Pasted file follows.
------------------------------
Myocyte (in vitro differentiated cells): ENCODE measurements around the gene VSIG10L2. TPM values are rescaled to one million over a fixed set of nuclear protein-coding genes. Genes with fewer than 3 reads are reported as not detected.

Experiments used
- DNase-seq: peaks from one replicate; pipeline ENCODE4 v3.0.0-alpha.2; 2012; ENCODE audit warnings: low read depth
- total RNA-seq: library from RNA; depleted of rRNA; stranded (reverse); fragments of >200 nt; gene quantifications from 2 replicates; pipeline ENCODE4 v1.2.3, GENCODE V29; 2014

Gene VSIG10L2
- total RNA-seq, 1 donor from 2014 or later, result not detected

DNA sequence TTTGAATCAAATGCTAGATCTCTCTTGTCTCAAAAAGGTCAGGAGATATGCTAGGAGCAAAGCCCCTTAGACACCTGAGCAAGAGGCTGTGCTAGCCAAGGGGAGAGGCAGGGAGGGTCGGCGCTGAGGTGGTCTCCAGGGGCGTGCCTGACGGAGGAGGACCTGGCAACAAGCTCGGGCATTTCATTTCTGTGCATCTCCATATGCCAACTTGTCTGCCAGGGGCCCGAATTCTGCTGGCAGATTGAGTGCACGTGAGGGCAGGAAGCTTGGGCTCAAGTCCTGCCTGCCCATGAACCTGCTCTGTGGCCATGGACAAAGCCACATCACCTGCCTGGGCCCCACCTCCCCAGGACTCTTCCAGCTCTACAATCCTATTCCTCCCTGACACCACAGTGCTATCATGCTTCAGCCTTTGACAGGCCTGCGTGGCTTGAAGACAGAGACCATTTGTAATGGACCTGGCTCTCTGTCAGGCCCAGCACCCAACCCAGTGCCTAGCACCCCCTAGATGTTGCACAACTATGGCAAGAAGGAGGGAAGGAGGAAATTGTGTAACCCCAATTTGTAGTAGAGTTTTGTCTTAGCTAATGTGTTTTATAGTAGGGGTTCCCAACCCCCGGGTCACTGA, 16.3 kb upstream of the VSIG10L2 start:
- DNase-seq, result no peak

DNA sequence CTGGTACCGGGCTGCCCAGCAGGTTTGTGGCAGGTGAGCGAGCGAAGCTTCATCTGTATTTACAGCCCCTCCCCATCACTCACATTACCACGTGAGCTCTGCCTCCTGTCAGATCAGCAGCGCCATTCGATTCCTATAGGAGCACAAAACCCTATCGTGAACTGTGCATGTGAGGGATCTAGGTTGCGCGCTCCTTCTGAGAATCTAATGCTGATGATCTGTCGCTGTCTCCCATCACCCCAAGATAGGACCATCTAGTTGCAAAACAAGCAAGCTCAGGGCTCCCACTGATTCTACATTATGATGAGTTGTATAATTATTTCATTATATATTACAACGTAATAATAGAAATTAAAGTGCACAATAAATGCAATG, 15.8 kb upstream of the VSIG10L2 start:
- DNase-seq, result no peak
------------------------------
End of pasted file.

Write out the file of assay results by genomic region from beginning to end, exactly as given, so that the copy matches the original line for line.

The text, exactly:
Myocyte (in vitro differentiated cells): ENCODE measurements around the gene VSIG10L2. TPM values are rescaled to one million over a fixed set of nuclear protein-coding genes. Genes with fewer than 3 reads are reported as not detected.

Experiments used
- DNase-seq: peaks from one replicate; pipeline ENCODE4 v3.0.0-alpha.2; 2012; ENCODE audit warnings: low read depth
- total RNA-seq: library from RNA; depleted of rRNA; stranded (reverse); fragments of >200 nt; gene quantifications from 2 replicates; pipeline ENCODE4 v1.2.3, GENCODE V29; 2014

Gene VSIG10L2
- total RNA-seq, 1 donor from 2014 or later, result not detected

DNA sequence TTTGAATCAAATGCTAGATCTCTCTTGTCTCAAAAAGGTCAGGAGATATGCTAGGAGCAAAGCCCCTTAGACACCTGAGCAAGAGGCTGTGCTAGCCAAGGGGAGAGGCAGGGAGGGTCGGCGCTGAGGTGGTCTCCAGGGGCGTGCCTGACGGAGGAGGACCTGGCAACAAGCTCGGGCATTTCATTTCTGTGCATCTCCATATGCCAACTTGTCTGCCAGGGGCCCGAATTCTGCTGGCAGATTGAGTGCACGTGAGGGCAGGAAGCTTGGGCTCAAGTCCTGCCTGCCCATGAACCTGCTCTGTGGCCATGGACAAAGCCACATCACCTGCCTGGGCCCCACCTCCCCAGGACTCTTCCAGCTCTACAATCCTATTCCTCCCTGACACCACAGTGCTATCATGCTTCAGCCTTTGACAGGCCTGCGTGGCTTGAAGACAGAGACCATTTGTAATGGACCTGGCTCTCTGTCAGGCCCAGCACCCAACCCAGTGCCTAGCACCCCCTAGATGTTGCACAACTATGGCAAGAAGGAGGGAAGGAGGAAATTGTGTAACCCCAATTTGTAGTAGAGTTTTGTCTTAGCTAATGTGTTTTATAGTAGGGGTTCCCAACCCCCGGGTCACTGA, 16.3 kb upstream of the VSIG10L2 start:
- DNase-seq, result no peak

DNA sequence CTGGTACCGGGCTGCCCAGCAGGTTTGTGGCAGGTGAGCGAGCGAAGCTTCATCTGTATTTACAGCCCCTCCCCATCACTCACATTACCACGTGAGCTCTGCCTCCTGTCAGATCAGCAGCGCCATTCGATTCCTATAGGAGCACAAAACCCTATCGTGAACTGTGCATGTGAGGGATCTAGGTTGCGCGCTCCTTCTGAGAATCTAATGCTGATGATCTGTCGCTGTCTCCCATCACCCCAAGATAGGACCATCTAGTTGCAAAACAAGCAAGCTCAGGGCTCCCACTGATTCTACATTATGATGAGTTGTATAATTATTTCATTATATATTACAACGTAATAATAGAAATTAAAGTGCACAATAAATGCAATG, 15.8 kb upstream of the VSIG10L2 start:
- DNase-seq, result no peak